WASHINGTON • Most of the world is yet to experience the benefits of a 5G network, but the geopolitical race for the next big thing in telecommunications technology is already heating up.
For companies and governments, the stakes could not be higher. The first to develop and patent 6G will be the biggest winners in what some call the next industrial revolution.
Though still at least a decade away from becoming reality, 6G - which could be up to 100 times faster than the peak speed of 5G - could deliver the kind of technology that has long been the stuff of science fiction - from real-time holograms to flying taxis as well as Web-connected human bodies and brains.
The scrum for 6G is already intensifying even as it remains a theoretical proposition, and underscores how geopolitics is fuelling technological rivalries, particularly between the United States and China.
"This endeavour is so important that it's become an arms race to some extent," said Mr Peter Vetter, head of access and devices at Nokia's research arm Bell Labs. "It will require an army of researchers on it to remain competitive."
Years of acrimony under the Donald Trump administration have hit Chinese technology firms hard, but that has not stopped the country from emerging as the leader in 5G. It has the world's largest 5G footprint, and - despite multiple attempts by the US to take it on - Huawei Technologies towers over rival 5G vendors globally, mostly by offering attractive prices.
The development of 6G could give the US the chance to regain lost ground in wireless technology.
"Unlike 5G, North America will not let the opportunity for a generational leadership slide by so easily this time," said Mr Vikrant Gandhi, senior industry director of information and communications technologies at consultancy firm Frost & Sullivan in the US.
"It is likely that the competition for 6G leadership will be fiercer than that for 5G."
It is clear that 6G is already on the minds of policymakers in both Washington and Beijing. Mr Trump tweeted in early 2019 that he wanted 6G "as soon as possible".
China is already moving ahead. It launched a satellite last year to test airwaves for potential 6G transmission, and Huawei has a 6G research centre in Canada, said news reports. Telecommunications equipment maker ZTE has also teamed up with China Unicom Hong Kong to develop the technology.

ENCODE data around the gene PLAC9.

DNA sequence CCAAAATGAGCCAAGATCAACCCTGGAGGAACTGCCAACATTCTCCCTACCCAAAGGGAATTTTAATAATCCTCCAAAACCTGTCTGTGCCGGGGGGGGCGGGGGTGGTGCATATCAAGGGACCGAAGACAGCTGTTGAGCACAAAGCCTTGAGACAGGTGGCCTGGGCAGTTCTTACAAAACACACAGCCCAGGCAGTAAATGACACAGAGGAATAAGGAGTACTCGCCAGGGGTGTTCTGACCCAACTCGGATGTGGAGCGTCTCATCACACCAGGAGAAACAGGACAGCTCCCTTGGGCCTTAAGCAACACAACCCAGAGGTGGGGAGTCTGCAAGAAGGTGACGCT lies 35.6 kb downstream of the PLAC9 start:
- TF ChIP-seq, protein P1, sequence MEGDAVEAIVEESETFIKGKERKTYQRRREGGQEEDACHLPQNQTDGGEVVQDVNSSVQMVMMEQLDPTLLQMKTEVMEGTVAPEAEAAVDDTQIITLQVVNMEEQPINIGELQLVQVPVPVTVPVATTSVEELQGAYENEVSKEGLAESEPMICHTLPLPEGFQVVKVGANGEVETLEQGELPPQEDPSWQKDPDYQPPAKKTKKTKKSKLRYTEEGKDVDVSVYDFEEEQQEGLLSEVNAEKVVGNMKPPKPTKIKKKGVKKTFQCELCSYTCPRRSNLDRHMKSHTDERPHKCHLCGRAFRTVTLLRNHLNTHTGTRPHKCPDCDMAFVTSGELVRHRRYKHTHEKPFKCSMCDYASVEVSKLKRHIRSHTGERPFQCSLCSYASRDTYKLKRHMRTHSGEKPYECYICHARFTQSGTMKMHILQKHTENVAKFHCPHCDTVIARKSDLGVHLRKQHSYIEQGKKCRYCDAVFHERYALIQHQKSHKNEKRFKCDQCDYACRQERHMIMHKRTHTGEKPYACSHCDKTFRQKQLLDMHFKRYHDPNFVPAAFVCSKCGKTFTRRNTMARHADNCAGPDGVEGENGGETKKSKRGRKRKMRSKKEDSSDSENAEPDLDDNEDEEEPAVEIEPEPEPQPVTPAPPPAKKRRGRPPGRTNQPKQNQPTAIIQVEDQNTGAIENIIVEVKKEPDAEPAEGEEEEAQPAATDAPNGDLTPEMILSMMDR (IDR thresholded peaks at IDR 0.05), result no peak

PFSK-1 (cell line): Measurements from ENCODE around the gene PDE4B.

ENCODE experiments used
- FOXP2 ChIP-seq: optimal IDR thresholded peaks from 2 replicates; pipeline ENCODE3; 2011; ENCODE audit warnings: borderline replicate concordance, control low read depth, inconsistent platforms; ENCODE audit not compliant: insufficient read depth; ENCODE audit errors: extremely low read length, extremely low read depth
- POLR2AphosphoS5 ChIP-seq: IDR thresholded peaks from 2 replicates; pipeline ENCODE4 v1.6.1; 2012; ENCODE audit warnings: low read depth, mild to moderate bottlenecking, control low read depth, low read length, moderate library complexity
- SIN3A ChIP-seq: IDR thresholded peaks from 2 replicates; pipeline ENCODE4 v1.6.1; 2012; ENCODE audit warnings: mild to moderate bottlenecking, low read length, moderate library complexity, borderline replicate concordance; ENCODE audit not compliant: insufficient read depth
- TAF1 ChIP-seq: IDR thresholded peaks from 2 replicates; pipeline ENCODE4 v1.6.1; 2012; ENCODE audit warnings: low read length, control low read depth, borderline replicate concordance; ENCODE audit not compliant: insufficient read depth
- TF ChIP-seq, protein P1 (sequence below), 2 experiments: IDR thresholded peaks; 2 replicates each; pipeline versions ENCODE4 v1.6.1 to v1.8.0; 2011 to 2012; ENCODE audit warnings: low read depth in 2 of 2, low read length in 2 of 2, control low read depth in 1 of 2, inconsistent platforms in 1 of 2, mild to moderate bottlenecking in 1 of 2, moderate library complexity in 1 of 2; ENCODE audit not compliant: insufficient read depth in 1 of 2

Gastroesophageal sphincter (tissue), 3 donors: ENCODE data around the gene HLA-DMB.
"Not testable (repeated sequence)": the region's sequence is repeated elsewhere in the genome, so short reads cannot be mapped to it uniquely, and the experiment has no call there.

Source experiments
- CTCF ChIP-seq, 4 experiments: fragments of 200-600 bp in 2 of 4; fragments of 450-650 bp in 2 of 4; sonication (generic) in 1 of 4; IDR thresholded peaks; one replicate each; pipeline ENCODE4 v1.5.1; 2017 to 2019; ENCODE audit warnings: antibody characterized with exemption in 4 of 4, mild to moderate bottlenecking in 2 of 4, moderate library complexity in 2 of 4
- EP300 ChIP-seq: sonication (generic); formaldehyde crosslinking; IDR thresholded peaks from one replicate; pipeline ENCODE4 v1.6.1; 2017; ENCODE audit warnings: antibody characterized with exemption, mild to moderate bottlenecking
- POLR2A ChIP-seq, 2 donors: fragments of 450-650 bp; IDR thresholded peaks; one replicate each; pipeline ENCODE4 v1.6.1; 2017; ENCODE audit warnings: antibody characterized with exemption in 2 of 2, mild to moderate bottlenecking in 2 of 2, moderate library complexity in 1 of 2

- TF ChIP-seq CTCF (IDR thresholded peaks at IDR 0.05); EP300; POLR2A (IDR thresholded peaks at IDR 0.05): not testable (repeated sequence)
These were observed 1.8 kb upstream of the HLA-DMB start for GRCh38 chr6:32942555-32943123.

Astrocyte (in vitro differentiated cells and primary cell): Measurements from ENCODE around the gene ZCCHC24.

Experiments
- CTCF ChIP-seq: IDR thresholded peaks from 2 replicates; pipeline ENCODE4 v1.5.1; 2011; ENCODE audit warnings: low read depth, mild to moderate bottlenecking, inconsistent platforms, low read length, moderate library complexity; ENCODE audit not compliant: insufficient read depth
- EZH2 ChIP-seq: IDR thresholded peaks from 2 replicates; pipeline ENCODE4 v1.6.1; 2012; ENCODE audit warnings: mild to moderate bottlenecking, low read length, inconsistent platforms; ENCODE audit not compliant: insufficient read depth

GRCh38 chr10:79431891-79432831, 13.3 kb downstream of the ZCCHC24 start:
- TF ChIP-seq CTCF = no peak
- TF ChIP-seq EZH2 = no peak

The US has shown it has the ability to handicap Chinese firms, as in the case of ZTE, which almost collapsed after the Commerce Department banned it for three months in 2018 from buying American technology. Similar moves could hamper Huawei's 6G ambitions.
Washington has already started to sketch out the 6G battle lines.
The US Alliance for Telecommunications Industry Solutions launched the Next G Alliance in October to "advance North American leadership in 6G". Its members include tech giants like Apple, AT&T, Qualcomm, Google and Samsung Electronics, but not Huawei.
The alliance mirrors the way that the world has been fractured into opposing camps as a result of 5G rivalry. Led by the US, which identified Huawei as an espionage risk - an allegation the Chinese giant denies - countries including Japan, Australia, Sweden and the United Kingdom have shut the firm out of their 5G networks. But Huawei is welcomed in Russia, the Philippines, Thailand, and other countries in Africa and the Middle East.
The European Union last December also unveiled a 6G wireless project led by Nokia, which includes companies like Ericsson and Telefonica, as well as universities.
While 6G may not reach its potential at least 15 years from now, researchers have an ambitious vision for what the next-generation network could offer.
At a potential rate of 1 terabyte per second, 6G is not only much faster, but also promises a latency - which causes lags - of 0.1 millisecond, compared with 1 millisecond, or the minimum for 5G.
However, major scientific obstacles abound, for example, researchers must solve the question of how airwaves travelling extremely short distances can easily penetrate materials such as water vapour or even a sheet of paper.
Networks may need to be ultra-dense, with multiple base stations installed not only on every street, but also in each building or even each device people use to receive and transmit signals. That is set to raise serious questions over health, privacy and urban design.